Nutrition

7 packaged foods nutritionists actually want you to eat

canned tuna

Packaged foods get a pretty bad rap, and rightly so. Some are chock-full sodium, artificial colors, and, honestly, who knows what else. After all, most of the ingredients you can’t even pronounce, let alone understand.

But “packaged” doesn’t necessarily mean “processed” or “refined,” says Marci Clow, M.S., R.D.N., registered dietitian nutritionist at Rainbow Light And by lumping all of those foods together, you could actually be selling your eating plan short.

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Here are seven packaged foods nutritionists actually want you to eat:

1. Greek Yogurt
With protein, calcium, and probiotics, Greek yogurt is a nutritional trifecta, Clow says. It can help build muscle, lower your risk of chronic disease, and up your immunity. One 2013 study published in the journal Gastroenterology even found that eating probiotic-rich yogurt (read: Greek) twice a day for a month curbed stress.

2. Frozen Produce
Apart from helping you get your five-a-day even when strawberries are out of season, frozen fruits and vegetables may actually contain more vitamins and antioxidant than their “fresh” counterparts, according to research from the University of Chester in England. That’s because, while frozen produce is stuffed in a bag at its peak of freshness, room-temperature produce can spend weeks or more in transit to your supermarket’s bins. Before you buy frozen produce, just make sure the only ingredient is the fruit or veggie you actually want to buy, White says. No preservatives or chemicals.

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3. Canned Fish
Fish in a can do the body good. Salmon, sardines, tuna, and mackerel are all rich sources of omega-3 fatty acids, which can improve heart health and lower high blood pressure, says Jim White, spokesperson for the Academy of Nutrition & Dietetics and owner of Jim White Fitness & Nutrition Studios. Those healthy fats can also help keep you full without fattening you up. Add to that a ton of protein, and you’re good to go.

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4. Whole Grains
For every downside to eating white and refined grains, there’s an upside to mowing down on whole grains. Whole wheat, brown rice, quinoa, and steel-cut oats provide the body with fiber, antioxidants, and myriad other minerals and vitamins, White says. Among the best ones: B vitamins. By helping your body’s cells convert food into fuel and get oxygen where it needs to be, they keep your body energized and your body in tip-top shape.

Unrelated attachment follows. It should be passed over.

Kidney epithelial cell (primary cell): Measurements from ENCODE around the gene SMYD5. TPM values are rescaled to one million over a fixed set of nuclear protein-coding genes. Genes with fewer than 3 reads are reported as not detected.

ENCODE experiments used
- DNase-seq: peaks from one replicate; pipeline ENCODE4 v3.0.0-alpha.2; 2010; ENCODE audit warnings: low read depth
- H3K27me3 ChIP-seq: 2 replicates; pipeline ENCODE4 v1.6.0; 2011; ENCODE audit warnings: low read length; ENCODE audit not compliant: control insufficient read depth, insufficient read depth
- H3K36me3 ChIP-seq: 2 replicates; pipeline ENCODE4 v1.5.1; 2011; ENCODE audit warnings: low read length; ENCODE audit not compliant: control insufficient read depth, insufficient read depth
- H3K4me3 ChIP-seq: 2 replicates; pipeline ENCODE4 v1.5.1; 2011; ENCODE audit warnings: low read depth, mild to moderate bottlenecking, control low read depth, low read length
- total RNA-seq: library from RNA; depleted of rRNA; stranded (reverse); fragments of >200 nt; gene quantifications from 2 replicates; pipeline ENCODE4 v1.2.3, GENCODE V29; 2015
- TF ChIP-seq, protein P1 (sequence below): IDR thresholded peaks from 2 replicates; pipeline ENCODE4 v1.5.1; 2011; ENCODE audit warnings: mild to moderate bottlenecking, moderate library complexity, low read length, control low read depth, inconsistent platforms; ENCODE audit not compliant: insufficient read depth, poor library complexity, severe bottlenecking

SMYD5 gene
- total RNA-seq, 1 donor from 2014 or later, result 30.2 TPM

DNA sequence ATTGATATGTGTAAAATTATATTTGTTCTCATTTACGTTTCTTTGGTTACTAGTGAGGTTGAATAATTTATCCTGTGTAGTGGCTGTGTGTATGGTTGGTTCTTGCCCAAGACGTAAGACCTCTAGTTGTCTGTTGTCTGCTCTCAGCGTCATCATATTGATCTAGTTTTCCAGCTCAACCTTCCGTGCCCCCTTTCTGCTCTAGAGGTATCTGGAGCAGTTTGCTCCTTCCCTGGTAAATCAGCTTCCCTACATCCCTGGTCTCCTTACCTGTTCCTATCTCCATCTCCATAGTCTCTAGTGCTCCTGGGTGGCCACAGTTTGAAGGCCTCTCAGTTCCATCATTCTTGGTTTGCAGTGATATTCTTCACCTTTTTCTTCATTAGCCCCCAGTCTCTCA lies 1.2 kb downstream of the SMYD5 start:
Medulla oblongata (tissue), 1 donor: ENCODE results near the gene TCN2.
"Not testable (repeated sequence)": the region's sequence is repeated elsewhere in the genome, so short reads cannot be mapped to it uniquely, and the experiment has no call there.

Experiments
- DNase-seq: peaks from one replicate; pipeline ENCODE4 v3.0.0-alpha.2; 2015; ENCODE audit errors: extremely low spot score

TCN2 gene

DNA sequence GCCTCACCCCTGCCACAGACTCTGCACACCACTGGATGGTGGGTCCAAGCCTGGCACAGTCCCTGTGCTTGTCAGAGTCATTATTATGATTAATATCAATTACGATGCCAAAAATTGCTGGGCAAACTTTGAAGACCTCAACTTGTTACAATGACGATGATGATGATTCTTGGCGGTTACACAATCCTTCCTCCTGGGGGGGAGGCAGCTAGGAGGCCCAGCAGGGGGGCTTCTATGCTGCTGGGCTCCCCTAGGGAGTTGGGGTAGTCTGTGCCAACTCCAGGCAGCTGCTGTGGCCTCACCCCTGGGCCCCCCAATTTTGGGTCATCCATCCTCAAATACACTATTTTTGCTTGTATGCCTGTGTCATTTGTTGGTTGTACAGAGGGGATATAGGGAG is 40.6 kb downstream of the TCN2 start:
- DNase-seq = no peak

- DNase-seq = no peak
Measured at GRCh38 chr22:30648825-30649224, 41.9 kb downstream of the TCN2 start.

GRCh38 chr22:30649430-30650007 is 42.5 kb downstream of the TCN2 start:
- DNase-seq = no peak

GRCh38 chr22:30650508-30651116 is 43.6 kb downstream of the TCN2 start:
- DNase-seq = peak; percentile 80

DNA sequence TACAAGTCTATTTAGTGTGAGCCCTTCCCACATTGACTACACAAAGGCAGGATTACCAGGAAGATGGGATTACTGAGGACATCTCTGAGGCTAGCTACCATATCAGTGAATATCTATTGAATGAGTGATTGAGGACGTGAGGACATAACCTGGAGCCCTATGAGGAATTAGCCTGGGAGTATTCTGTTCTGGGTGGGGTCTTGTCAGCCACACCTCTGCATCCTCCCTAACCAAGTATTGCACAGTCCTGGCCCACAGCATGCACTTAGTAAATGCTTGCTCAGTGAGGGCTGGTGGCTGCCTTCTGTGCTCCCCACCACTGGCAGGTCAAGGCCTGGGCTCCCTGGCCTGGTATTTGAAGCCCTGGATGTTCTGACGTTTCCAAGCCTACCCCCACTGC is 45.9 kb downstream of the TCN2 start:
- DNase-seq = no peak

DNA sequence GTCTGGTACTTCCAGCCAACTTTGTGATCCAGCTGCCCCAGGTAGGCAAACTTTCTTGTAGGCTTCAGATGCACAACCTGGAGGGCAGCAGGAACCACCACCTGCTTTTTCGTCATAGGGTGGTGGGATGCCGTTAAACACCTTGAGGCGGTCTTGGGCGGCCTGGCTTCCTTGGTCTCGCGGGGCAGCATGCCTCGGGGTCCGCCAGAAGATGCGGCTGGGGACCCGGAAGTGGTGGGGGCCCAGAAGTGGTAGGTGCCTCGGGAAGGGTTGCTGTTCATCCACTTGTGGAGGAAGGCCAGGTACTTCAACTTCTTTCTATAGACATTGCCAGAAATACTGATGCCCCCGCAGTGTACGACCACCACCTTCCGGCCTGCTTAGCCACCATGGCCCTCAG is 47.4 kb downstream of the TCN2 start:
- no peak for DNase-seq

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5. Canned Tomatoes
Tomatoes not in season? Go for the canned goods. “Canned tomatoes contain even more of the antioxidant lycopene than their fresh counterpart,” Clow says. “Lycopene supports a healthy inflammatory response and has been linked to prostate health, especially when eaten with a small amount of oil to enhance absorption.”

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6. Nuts and Seeds
Nuts and seeds are crazy-rich sources of unsaturated, heart health-promoting fat. One New England Journal of Medicine study even found that people who eat nuts— almonds, walnuts, Brazil nuts, pistachios, other tree nuts or even peanuts (although they’re really legumes)— about every day are about 30 percent less likely to die from heart disease. They were also less likely to die of cancer, diabetes or lung disease. “On the seed front, pumpkin seeds specifically are a rich source of zinc, which is good for immune health, and phytosterols, which have been linked to prostate health,” Clow says.

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7. Canned Beans
About as convenient as any veggie protein can get, canned beans like kidney, black, and pinto beans are also rich in filling fiber, she says. Add them to salads, soups, pasta or rice, or mix them into dips. Tip: Buy low-sodium versions and then rinse them off in water to get rid of that last little bit and make your beans even more heart healthy.

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